It’s equal parts humbling and enthralling to imagine that I, Romila, might still have something to enhance that glossary that is scientific a little permutation of my personal that will transcend some part of human understanding. Who knows, but I’m definitely game to provide the wheel a spin, Pat, and view where it requires me.
Perhaps that’s why my passion for words has led me to a calling in science, an opportunity to better understand the right parts that allow the entire world to operate. At day’s end, it is language that is possibly the most tool that is important scientific education, enabling all of us to communicate new findings in a comprehensible manner, whether it is centered on minute atoms or vast galaxies.
It’s equal parts humbling and enthralling to think that I, Romila, might still have something to enhance that glossary that is scientific a little permutation of personal which could transcend some facet of human understanding. That knows, but I’m definitely game to provide the wheel a spin, Pat, and view where I am taken by it.
The sound was loud and discordant, like a hurricane, high notes and low notes mixing together in an audible mess. It had been as if a lot of booming foghorns were in a shouting match with sirens. Unlike me, it was just a little loud and abrasive. I liked it. It had been completely unexpected as well as fun to play.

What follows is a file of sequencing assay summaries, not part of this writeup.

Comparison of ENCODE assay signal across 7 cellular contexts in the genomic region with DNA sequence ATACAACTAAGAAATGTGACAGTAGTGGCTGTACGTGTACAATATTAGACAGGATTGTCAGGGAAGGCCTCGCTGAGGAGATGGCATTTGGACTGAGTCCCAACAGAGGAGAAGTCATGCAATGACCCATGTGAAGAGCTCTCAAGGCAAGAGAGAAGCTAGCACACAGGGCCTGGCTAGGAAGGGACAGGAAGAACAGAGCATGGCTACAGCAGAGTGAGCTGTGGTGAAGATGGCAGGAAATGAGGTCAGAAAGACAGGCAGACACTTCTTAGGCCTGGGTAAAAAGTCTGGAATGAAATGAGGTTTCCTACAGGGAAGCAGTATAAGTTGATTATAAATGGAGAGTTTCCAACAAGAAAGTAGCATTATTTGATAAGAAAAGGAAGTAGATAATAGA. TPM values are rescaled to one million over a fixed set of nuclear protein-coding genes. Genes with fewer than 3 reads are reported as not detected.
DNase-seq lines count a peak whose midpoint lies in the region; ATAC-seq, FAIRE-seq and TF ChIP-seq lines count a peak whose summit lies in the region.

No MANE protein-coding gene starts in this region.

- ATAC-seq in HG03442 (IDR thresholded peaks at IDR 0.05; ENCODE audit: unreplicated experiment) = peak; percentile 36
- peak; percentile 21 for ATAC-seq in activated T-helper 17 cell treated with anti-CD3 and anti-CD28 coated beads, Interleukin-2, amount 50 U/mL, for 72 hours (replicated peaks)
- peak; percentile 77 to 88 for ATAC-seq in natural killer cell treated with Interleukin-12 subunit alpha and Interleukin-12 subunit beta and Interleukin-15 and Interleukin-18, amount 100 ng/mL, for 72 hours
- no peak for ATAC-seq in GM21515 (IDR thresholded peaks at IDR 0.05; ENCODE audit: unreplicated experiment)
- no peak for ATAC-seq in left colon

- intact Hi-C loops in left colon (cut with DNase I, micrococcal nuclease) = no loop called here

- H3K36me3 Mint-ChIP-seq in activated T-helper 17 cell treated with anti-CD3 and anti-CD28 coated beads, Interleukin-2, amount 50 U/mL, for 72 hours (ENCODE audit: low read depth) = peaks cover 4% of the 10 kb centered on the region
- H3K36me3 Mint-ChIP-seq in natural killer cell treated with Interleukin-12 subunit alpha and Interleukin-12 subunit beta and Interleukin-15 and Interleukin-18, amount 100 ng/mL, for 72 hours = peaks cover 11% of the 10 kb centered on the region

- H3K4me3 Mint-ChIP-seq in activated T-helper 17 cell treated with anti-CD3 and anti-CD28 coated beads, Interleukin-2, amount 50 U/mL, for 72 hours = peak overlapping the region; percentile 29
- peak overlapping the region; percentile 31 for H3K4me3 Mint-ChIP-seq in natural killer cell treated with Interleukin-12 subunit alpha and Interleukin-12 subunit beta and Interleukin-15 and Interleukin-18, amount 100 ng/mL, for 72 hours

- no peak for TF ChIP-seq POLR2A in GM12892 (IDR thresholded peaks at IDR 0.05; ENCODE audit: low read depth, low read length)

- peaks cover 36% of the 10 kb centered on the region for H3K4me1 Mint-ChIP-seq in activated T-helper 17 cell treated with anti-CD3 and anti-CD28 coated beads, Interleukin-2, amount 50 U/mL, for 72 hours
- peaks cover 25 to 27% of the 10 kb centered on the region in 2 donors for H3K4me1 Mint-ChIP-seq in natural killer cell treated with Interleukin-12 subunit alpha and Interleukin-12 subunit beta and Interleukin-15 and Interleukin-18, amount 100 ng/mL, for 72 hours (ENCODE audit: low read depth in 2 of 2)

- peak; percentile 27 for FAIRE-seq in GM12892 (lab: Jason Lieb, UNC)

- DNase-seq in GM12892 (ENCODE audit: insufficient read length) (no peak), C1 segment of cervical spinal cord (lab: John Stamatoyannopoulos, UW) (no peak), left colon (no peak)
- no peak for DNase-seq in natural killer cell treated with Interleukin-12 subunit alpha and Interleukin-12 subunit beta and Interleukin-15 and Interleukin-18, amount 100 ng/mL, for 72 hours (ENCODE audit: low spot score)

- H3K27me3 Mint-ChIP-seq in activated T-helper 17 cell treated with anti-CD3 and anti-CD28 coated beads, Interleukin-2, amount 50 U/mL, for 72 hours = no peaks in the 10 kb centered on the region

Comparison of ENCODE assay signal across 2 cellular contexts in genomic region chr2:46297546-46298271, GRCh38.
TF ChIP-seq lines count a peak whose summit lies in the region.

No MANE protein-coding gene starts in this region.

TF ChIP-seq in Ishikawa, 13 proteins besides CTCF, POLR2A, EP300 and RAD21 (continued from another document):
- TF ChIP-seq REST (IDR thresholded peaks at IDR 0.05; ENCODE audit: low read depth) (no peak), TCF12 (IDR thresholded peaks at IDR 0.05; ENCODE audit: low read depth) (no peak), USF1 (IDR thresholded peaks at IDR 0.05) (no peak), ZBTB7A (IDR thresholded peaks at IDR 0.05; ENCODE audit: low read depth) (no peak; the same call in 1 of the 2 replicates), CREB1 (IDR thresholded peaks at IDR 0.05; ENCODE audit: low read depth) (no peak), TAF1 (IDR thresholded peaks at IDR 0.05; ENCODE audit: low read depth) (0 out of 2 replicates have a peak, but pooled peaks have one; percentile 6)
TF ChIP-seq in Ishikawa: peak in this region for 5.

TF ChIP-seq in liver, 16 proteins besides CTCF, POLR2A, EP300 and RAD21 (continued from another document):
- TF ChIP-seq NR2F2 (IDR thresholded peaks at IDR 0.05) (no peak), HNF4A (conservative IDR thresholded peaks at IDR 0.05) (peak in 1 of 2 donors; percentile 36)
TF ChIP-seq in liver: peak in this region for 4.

Some instruments are made to produce multiple notes, like a piano. A saxophone on the other hand doesn’t play chords but notes that are single one vibrating reed. However, i ran across that you could play multiple notes simultaneously from the saxophone. While practicing a concert D-flat scale, I all messed up a fingering for a minimal B-flat, and my instrument produced a strange noise with two notes. My band teacher got very excited and exclaimed, “Hey, you merely played a polyphonic note!” I prefer it when accidents lead to discovering ideas that are new.
I love this polyphonic sound me of myself: many things at once because it reminds. You assume the one thing and get another. In school, i will be a course scholar in English, but i will be also in a position to amuse others whenever I show up with wince evoking puns. My math and science teachers expect me to go into engineering, but I’m more excited about making films. Discussing current events with my buddies is fun, but I also like to share using them my secrets to cooking a scotch egg that is good. Despite the fact that my last name provides them with a hint, the Asian students at our school don’t believe that I’m half Japanese. Meanwhile the non-Asians are surprised that I’m also part Welsh. I feel comfortable being unique or thinking differently. This enables me to help freshman and others who are new to our school feel welcome and accepted as a Student Ambassador. I help the new students know that it’s okay to be themselves.
There clearly was added value in mixing things together.
I realized this when my brother and I won an international Kavli Science Foundation contest where we explained the math behind the Pixar movie “Up”. Using stop motion animation we explored the plausibility and science behind lifting a house with helium balloons. I love offering a new view and expanding the way people see things. In many of my videos I combine art with education. I wish to continue films that are making not merely entertain, but additionally make you think.